European empires in Africa also fought to control human and material resources, first through slavery, then through forced labour. They did not introduce these paradigms to Africa, but transformed existing institutions. Whether during the Atlantic slave trade, the Scramble for Africa, or the Cold War, the African experience depended on social position: elite gatekeepers of people and resources could expand prestige, even as subject populations were impoverished. As the Guyanese historian Walter Rodney wrote, the African experience of empire was of the alliance of African and European elites at the expense of the African poor.

Subjective and arbitrary notions of ‘good’ or ‘bad’ are inadequate as analytical categories

Kim Wagner, Senior Lecturer in British Imperial History at Queen Mary, University of London

This is in many ways a silly question and one that no serious historian would ever pose. The study of the past does not simply consist of trawling through history and meting out labels of either ‘good’ or ‘bad’ – and the category of ‘empires’ is at any rate so vast and varied that any sweeping assertions would in this regard be meaningless. Today, the notion that history can be reduced to a moral binary is most often seen in public debates concerning the British Empire. Yet, even if we narrow it down, the British Empire at the time when the first colonies in America were established is hardly the same as the British Empire at its apex, when Kipling penned ‘The White Man’s Burden’ to guide America as an imperial power of its own.

Judging history primarily in moral terms allows for particular narratives to be formulated – that the British Empire was on balance ‘good’ because of the abolition of slavery, for instance. Yet this assertion of ‘good’ is based on some kind of ahistorical calculation according to which the centuries of slavery before its abolition are essentially wiped from the ‘balance sheet’ while the subsequent fate of freed slaves as indentured labourers is effectively forgotten.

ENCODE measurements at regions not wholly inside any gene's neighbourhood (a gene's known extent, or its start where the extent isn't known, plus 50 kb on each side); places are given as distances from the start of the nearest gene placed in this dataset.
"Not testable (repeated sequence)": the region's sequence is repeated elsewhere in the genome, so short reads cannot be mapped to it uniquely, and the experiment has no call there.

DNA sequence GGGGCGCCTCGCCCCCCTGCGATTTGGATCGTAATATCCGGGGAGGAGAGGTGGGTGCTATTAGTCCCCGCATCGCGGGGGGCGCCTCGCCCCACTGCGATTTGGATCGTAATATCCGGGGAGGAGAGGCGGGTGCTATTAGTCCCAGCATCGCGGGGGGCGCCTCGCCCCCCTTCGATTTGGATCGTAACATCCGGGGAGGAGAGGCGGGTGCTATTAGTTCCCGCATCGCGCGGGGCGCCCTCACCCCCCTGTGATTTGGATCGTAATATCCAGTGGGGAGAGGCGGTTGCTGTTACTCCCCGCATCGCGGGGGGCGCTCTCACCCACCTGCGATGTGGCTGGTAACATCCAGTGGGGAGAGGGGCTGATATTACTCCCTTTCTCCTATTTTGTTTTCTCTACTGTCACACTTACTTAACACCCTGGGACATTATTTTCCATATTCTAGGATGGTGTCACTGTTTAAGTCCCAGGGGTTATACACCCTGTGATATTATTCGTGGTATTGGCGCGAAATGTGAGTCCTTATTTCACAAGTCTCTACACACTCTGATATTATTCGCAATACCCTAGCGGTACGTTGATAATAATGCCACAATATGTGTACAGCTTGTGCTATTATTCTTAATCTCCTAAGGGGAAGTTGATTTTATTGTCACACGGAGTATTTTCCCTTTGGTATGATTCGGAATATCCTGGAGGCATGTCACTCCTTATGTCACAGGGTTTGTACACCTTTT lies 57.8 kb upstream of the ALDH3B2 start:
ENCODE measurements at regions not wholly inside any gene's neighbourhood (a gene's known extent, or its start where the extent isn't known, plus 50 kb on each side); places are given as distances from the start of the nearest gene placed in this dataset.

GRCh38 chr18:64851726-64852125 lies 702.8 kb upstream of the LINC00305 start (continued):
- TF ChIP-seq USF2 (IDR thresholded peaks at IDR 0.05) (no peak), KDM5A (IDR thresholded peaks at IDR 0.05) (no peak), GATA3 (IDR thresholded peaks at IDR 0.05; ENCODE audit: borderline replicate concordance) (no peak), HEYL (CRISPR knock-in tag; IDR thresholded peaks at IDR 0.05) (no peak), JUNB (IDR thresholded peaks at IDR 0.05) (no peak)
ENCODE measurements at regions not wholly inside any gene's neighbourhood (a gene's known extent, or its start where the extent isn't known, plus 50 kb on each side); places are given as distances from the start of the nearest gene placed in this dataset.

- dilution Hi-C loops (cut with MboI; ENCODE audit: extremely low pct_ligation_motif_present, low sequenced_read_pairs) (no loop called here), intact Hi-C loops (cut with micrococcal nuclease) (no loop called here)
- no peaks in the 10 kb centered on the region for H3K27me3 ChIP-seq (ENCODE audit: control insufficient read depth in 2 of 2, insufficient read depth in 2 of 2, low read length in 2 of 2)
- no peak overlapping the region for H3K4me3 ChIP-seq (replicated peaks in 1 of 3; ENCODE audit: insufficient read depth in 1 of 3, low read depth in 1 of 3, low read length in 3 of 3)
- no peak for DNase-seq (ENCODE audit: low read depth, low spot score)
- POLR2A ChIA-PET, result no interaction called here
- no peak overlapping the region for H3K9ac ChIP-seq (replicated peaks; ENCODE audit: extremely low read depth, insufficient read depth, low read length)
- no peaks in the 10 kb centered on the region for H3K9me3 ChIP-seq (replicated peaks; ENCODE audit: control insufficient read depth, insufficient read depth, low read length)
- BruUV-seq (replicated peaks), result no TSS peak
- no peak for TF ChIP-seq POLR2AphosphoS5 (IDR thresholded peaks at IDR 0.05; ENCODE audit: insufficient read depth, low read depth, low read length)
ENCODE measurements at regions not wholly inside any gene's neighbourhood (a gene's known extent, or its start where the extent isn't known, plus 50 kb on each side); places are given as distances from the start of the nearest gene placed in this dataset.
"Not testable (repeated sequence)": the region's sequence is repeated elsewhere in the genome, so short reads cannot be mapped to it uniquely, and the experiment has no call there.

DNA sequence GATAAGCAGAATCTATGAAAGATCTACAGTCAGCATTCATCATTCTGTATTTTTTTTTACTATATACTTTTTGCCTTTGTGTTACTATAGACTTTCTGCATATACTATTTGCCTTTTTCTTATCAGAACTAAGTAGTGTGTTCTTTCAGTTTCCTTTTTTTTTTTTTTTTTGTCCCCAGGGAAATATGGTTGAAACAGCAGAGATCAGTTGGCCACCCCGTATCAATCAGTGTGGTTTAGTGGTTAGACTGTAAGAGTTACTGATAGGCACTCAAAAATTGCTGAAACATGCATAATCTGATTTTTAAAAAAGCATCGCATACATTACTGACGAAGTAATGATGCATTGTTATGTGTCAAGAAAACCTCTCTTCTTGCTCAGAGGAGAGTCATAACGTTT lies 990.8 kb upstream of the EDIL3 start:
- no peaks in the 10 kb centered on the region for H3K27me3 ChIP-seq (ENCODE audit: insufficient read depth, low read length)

That does not mean that the abolition of slavery was ‘bad’, but rather that these labels are altogether useless if our aim is to actually understand the past and recognise its continuing legacies. Or take something like the Amritsar Massacre of 1919, so often highlighted as an example of a colonial atrocity that was indisputably ‘bad’. That label, however, does nothing to help us understand why the event occurred the way it did, nor how it was justified or criticised at the time.

Not only are subjective and arbitrary notions of ‘good’ or ‘bad’ inadequate as analytical categories, they actively hinder a more complex engagement with the past. Rather than a meaningful question in and of itself, what must be interrogated is the perceived need to attach simplistic and ahistorical labels to historical events and structures.